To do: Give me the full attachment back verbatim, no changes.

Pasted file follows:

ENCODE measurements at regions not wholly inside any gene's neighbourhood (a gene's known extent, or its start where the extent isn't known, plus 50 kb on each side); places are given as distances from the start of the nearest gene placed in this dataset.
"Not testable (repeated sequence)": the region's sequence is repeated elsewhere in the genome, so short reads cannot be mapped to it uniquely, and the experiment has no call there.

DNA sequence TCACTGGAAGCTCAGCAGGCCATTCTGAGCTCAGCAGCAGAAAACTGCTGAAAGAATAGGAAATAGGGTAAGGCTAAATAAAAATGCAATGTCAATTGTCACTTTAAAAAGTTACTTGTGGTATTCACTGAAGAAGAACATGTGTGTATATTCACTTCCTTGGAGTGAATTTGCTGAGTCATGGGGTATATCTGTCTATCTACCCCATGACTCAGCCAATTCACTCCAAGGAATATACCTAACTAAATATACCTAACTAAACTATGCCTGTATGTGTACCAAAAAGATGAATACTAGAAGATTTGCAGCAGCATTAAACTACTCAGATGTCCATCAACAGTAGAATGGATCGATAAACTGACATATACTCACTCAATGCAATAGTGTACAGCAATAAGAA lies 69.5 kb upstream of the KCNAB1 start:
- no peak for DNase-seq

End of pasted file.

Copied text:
ENCODE measurements at regions not wholly inside any gene's neighbourhood (a gene's known extent, or its start where the extent isn't known, plus 50 kb on each side); places are given as distances from the start of the nearest gene placed in this dataset.
"Not testable (repeated sequence)": the region's sequence is repeated elsewhere in the genome, so short reads cannot be mapped to it uniquely, and the experiment has no call there.

DNA sequence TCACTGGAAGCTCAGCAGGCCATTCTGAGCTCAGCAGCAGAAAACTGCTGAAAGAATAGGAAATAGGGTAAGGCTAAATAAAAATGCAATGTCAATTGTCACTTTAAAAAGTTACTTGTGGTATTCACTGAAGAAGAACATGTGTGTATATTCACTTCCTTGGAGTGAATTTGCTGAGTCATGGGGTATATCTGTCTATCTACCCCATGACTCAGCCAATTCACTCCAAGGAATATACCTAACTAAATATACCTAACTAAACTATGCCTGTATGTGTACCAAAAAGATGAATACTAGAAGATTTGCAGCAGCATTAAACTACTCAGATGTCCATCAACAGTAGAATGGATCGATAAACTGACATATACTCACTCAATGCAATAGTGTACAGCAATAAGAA lies 69.5 kb upstream of the KCNAB1 start:
- no peak for DNase-seq